# What ratio/percentage of a given object's molecules are absorbing/emitting photons at any given moment?

I've read a couple of times in the past that when the Sun is shining on the grass, even under bright sunlight, only a fraction of the grass's molecules are interacting with the Sun's photons at any given moment.....

Is this true? What is the fraction (for a brightly lit object)?

In order to get a feeling for the involved numbers let us consider a how many atoms are on a surface of $$1m^2$$ of water.
• The mass density of water is $$\rho_m = 1kg/dm^3 = 10^3 kg/m^3$$.
• A single water molecule has the mass $$m = 18 u$$. Thus, $$1mol$$ has the mass $$M=18g = 18\cdot 10^{-3}kg$$. Therefore, we have $$10^3/(18\cdot 10^{-3}) \approx 5 \cdot 10^{4} mol$$ in $$1m^3$$ of water. Since $$1mol$$ consists of $$N_A \approx 6.022 \cdot 10^{23}$$ particles we have $$N\approx 3\cdot 10^{28}$$ molecules in $$1m^3$$ of water. Hence, the number density is given by $$\rho_N = 3\cdot 10^{28}/m^3 = \frac{N}{V}$$. This yields $$V = N/\rho_N$$.
• Next, we have to find a formula for the volume $$V$$. In order to do so, we assume that the molecules are packed like little spheres. The volume per molecule would be $$V=\frac{4}{3}\pi R^3 \approx 4 R^3$$ -- we omit the packaging factor, which is approx 50%. Putting this into the upper formula we obtain the molecular radius $$R$$. It is approximately given by $$4 R^3 = V = \frac{1}{\rho_n}$$ which yields $$R \approx 0.2 nm$$.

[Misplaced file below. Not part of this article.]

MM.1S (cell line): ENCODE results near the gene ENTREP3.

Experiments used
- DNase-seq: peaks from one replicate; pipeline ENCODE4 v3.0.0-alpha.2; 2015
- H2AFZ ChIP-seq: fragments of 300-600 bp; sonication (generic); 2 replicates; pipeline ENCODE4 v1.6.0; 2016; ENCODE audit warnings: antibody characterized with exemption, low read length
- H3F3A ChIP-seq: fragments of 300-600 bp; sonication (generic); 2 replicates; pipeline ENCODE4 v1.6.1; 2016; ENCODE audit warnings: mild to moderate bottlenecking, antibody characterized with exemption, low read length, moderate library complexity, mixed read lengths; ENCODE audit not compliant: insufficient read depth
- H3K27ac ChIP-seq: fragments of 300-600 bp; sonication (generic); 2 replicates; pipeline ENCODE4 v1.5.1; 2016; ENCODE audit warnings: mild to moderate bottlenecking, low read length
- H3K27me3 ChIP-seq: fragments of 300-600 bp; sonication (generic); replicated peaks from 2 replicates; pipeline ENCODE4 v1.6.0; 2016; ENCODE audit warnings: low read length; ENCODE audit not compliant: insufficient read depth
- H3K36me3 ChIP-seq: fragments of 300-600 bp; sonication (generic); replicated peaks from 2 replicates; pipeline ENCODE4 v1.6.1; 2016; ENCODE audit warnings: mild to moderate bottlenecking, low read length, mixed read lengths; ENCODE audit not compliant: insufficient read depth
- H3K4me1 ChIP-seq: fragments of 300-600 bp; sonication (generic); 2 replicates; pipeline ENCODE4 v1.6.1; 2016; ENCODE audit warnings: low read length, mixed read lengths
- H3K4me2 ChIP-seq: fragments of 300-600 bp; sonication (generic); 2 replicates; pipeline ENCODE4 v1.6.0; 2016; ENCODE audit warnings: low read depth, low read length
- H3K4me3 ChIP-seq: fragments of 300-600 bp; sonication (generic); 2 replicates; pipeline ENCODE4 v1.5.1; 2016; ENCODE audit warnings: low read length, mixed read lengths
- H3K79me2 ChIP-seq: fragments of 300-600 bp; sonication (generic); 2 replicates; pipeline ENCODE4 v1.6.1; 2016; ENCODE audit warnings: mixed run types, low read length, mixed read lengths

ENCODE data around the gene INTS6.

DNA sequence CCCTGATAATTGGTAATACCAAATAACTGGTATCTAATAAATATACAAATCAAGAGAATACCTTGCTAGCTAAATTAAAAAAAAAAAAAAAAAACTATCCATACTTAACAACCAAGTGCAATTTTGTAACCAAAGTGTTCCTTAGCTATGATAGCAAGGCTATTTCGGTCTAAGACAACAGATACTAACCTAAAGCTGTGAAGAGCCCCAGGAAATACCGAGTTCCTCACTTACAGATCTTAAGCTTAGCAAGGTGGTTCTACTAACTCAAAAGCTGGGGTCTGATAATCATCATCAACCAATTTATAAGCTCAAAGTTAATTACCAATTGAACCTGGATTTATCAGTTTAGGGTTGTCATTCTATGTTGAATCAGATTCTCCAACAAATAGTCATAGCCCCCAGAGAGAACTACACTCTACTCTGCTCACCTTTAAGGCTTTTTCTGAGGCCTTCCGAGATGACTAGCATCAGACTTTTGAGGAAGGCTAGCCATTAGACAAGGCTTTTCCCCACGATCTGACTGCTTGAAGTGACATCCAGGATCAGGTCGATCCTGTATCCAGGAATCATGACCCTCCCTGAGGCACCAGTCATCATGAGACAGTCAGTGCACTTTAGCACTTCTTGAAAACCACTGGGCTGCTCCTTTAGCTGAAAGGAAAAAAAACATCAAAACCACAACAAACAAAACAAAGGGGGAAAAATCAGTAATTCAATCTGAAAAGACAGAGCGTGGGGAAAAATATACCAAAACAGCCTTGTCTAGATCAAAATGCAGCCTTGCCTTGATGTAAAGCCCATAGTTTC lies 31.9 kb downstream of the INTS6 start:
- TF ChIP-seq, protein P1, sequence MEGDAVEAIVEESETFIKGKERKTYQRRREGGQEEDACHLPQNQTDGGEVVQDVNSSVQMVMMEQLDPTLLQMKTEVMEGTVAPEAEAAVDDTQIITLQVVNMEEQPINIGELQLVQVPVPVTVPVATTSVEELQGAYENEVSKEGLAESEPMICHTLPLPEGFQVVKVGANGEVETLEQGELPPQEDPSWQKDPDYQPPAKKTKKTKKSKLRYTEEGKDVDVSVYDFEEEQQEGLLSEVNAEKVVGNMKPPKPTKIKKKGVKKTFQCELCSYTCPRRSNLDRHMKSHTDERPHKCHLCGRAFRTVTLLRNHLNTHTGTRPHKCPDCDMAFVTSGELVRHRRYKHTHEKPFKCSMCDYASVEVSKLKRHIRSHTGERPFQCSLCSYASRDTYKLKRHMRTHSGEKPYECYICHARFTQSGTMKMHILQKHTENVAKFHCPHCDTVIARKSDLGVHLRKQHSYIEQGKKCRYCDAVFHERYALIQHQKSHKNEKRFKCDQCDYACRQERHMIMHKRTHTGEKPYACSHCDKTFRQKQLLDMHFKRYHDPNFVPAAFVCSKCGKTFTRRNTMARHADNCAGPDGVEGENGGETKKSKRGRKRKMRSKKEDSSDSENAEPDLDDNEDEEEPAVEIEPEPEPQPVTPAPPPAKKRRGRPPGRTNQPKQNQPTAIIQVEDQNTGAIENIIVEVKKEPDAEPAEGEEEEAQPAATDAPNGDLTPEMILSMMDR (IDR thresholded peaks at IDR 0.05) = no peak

• Now that we know the radius per molecule we can calculate the number of molecules on the surface. Taking only the area of $$A=1m^2$$ we have $$N_s=\frac{A}{\pi R^2} \approx 8\cdot 10^{18}$$ molecules building the surface. If we take a leaf and checks it's thickness, we will find that it is much thicker than $$1\mu m$$. Furthermore, if we would take a leaf and make it thinner, such that we can see some light through it, the thickness of the leaf would still be larger than $$1\mu m$$. Therefore, I suspect that more than 1000 layers of molecules are used to fully absorb the light. Hence, the number of molecules involved in the absorption is probably something like $$\tilde{N}_V \approx 10^{22}$$.
• Next, we ask how much power the sun provides per square meter. Wikipedia says it around $$1W/m^2$$. Let's further assume that there are only red photons with wavelength $$\lambda = 600nm$$. The energy per photon would be $$E = h \nu = h c/\lambda \approx 3.3 \cdot 10^{-19}J$$. Thus, the number of photons per square meter and second is given by $$1/E \approx 3 \cdot 10^{18}$$. Thus approximately $$40\%$$ of all "surface molecules" $$N_s$$ and only $$0.04\%$$ of $$\tilde{N}_V$$ molecules interact once with a photon per second.
• Finally, we have to know the "dead time" for each molecule. I mean, if a molecule absorbs a photon, how long does it take to be available for the next photon? I don't know this dead time. However, if it is much shorter than $$1s$$, the effective percentage of interacting molecules becomes small. In contrast, if it takes a "long" time (compared to $$1s$$), we certainly have to take $$\tilde{N}_V$$ instead of $$N_{s}$$ as a reference.